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Family partnership program addresses early childhood obesity

Lorey Wheeler, co-investigator, and Brandy Clarke, principal investigator
Lorey Wheeler, co-investigator, and Brandy Clarke, principal investigator

A family partnership program developed by University of Nebraska researchers shows promise for addressing challenges related to early childhood obesity.

With an interdisciplinary team representing three Nebraska campuses, Brandy Clarke, assistant professor at the University of Nebraska Medical Center, led a pilot study for the program: Partners in Health: In it Together (PHIT).

Through the PHIT program, parents, healthcare providers and behavioral health consultants work together to solve problems and implement health strategies for young children who are overweight or obese.

Cristina Fernandez with a patient at Children's Physicians in Omaha, Nebraska. Fernandez is co-investigator for the PHIT study.
Cristina Fernandez with a patient at Children’s Physicians in Omaha, Nebraska. Fernandez is a co-investigator for the PHIT study.

“Parents really are the driving force in the PHIT program,” said Clarke, CYFS faculty affiliate. “They are the ones making decisions about how to plan for their child’s health, and they’re doing it with guidance and information from the consultant.”

The pilot study included children 3-5 years old and their families; some participated in PHIT and others did not. Families in the PHIT program received a series of six home visits from behavioral health consultants. These consultants supported parents in using a structured, problem-solving process to address children’s diet, activity levels and sleep.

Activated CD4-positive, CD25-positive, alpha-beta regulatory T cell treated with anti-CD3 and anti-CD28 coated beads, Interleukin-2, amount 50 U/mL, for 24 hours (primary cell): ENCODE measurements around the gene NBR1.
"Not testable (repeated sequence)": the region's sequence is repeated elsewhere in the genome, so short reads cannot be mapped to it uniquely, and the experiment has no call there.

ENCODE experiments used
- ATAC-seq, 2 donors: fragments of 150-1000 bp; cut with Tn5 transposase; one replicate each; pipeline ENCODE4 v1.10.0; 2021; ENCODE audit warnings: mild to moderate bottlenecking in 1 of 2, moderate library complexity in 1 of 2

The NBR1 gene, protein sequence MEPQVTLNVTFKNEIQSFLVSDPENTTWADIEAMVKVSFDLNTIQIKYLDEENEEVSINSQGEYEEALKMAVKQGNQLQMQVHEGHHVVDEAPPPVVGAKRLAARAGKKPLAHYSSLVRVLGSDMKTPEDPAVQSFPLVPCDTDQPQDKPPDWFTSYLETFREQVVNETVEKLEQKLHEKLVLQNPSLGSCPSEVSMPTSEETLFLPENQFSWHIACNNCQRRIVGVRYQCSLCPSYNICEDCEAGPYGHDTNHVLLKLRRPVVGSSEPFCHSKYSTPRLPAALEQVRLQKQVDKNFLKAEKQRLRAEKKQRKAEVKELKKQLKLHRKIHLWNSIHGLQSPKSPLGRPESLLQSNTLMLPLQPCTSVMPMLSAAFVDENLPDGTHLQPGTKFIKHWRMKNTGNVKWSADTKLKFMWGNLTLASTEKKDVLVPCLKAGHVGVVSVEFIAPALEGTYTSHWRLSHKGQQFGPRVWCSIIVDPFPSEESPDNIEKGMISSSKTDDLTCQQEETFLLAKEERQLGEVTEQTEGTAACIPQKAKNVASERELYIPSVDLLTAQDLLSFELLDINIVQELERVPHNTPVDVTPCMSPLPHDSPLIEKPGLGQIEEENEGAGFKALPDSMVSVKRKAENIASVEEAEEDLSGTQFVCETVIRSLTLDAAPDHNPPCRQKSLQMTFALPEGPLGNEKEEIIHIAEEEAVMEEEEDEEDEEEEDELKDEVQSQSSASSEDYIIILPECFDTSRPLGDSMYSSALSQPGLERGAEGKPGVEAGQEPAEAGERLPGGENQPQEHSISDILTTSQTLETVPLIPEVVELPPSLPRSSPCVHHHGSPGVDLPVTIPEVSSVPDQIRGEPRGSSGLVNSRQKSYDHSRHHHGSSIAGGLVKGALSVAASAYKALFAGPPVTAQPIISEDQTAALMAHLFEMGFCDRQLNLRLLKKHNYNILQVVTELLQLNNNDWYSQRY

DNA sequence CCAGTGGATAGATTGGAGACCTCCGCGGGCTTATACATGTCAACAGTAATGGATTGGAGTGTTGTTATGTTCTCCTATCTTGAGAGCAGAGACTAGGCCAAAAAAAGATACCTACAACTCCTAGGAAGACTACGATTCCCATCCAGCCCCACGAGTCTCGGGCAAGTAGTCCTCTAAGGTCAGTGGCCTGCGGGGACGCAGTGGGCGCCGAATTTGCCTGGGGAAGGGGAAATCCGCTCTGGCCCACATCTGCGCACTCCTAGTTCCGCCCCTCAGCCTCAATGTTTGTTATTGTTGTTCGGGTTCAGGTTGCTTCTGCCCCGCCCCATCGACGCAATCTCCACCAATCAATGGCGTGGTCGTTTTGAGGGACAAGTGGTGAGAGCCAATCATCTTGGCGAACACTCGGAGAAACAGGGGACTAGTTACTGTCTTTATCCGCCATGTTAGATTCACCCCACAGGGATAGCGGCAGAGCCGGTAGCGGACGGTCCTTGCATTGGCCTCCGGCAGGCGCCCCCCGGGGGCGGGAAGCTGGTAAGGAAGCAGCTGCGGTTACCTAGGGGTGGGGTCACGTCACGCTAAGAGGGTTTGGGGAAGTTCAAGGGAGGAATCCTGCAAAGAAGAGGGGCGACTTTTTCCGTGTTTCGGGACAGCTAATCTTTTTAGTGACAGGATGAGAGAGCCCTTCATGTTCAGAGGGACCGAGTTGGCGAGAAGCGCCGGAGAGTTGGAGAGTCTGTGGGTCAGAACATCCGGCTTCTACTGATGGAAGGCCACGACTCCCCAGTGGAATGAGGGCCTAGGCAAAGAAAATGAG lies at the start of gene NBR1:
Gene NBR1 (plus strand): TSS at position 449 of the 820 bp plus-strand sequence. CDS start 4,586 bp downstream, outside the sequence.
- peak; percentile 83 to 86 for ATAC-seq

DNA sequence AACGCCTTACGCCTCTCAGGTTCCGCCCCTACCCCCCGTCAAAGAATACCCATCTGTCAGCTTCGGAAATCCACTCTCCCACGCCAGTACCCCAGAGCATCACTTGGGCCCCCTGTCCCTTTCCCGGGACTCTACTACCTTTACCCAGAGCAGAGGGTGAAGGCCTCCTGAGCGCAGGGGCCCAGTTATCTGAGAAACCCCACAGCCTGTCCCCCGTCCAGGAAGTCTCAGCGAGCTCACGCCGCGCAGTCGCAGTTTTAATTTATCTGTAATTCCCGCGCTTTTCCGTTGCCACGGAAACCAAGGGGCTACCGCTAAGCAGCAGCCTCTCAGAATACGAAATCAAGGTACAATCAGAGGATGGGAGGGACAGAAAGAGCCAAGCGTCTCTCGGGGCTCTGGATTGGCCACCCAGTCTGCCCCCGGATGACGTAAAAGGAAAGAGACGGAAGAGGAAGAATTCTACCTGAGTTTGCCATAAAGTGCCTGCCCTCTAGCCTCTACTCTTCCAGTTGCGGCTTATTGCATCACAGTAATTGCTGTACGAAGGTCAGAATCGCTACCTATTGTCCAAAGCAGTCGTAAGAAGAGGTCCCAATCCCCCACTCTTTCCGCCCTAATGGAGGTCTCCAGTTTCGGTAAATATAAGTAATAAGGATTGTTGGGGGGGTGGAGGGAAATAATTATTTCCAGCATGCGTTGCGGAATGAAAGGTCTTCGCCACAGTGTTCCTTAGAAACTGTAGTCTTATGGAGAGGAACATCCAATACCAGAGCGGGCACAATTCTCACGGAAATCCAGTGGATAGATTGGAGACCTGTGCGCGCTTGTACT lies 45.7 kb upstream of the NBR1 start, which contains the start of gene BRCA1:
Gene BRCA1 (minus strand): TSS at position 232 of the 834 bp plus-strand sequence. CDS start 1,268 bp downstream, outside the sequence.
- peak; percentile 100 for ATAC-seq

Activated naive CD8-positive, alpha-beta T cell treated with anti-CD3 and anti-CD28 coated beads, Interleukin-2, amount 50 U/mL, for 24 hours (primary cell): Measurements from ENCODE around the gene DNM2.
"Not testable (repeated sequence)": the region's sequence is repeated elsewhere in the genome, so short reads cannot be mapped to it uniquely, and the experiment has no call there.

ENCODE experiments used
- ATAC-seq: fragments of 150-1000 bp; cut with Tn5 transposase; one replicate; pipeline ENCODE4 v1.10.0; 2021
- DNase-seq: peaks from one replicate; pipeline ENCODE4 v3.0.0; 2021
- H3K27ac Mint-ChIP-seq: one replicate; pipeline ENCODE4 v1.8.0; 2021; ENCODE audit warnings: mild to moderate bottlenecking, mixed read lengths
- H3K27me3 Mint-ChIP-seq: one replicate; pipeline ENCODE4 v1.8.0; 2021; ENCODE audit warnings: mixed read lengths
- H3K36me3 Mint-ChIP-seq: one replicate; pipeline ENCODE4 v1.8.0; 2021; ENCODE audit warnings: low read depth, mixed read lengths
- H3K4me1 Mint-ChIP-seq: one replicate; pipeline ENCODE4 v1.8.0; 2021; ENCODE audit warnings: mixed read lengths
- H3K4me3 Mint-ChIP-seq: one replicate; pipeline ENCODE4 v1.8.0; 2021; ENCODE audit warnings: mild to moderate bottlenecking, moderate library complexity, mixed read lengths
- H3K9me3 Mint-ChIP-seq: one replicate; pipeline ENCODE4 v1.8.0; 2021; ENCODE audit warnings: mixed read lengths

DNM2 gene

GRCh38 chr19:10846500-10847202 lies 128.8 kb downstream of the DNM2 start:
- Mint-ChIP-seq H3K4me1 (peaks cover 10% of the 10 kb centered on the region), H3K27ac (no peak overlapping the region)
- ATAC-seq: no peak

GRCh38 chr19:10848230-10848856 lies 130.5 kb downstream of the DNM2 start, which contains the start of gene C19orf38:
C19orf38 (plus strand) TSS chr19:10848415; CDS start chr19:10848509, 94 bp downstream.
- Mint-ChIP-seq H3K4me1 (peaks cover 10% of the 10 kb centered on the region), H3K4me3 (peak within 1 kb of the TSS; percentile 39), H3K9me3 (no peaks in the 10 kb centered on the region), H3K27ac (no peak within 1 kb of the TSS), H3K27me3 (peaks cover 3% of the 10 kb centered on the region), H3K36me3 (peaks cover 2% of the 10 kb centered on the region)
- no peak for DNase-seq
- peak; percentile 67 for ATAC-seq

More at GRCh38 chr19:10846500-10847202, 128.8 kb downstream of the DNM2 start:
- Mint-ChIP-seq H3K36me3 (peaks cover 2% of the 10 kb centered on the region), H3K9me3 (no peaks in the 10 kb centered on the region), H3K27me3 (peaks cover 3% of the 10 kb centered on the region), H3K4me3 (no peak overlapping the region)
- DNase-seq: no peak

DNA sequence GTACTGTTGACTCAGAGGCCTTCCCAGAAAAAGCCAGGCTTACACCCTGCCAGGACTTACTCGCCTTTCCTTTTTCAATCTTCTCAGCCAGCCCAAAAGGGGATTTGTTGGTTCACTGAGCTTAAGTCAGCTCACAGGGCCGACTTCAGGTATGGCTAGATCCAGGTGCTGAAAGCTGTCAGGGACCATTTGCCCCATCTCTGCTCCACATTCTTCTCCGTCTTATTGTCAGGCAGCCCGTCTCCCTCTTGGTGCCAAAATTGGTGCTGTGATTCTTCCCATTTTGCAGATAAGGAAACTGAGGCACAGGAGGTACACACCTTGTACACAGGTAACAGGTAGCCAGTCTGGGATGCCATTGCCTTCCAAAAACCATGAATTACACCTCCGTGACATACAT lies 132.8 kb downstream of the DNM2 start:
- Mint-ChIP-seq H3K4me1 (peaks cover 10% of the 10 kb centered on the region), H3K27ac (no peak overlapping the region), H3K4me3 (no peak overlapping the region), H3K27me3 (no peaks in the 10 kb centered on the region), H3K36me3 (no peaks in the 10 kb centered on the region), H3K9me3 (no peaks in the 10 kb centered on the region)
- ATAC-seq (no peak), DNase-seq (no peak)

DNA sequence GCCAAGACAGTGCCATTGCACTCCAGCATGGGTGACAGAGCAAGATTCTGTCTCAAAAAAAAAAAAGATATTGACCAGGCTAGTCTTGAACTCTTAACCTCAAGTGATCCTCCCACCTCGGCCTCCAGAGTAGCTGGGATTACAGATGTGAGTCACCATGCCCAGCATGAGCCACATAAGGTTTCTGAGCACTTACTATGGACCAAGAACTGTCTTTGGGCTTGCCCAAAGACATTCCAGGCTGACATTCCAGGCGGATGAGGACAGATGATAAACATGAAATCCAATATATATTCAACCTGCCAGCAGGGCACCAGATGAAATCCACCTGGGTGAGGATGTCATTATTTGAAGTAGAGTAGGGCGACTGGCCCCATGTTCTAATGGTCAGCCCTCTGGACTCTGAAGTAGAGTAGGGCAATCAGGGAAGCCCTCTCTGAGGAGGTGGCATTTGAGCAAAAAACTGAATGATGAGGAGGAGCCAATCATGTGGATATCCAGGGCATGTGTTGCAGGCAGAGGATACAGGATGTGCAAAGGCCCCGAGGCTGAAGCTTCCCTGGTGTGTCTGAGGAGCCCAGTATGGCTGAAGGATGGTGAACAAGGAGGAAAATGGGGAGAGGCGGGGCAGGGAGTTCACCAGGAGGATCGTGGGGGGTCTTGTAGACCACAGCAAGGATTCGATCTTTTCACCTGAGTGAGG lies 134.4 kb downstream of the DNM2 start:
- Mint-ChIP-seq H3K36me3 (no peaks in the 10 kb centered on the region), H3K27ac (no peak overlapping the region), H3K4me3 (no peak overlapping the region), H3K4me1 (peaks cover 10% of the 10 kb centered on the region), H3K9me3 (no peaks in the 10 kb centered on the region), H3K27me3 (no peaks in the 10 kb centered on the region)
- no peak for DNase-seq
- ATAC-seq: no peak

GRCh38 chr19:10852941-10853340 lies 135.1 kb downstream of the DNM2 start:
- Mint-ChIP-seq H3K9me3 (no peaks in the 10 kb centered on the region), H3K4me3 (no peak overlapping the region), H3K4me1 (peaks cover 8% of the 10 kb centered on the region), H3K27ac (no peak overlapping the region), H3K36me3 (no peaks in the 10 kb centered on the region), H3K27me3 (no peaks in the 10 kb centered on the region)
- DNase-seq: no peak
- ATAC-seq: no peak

Many participating families had limited incomes and resources, Clarke said. Behavioral health consultants worked with parents to address issues including access to safe playgrounds, grocery stores and transportation.

Our ultimate goal is to improve children’s health, and we’re doing that by supporting families.

Brandy Clarke, assistant professor at the University of Nebraska Medical Center

Researchers found that children who participated in PHIT had positive changes in body mass index — a common health screening tool — compared to children in the control group. PHIT participants also spent less time doing sedentary activities and more time engaging in moderate to vigorous physical activity.

“Our ultimate goal is to improve children’s health, and we’re doing that by supporting families to create environments that promote healthy habits,” Clarke said. “Our initial results are promising, but we still have more to learn about how we can change early health trajectories long term.”

The project’s key investigators include Clarke; Lorey Wheeler, CYFS research assistant professor; Susan Sheridan, CYFS director; Cristina Fernandez, pediatrician with Children’s Physicians at CHI Health Creighton University Medical Center; Jung-Min Lee, assistant professor at the University of Nebraska Omaha; and Terry Huang, professor at City University of New York. 

The project is funded by the University of Nebraska, the University of Nebraska–Lincoln’s Office of Research and Economic Development, and the Society for the Study of School Psychology. It is housed in CYFS.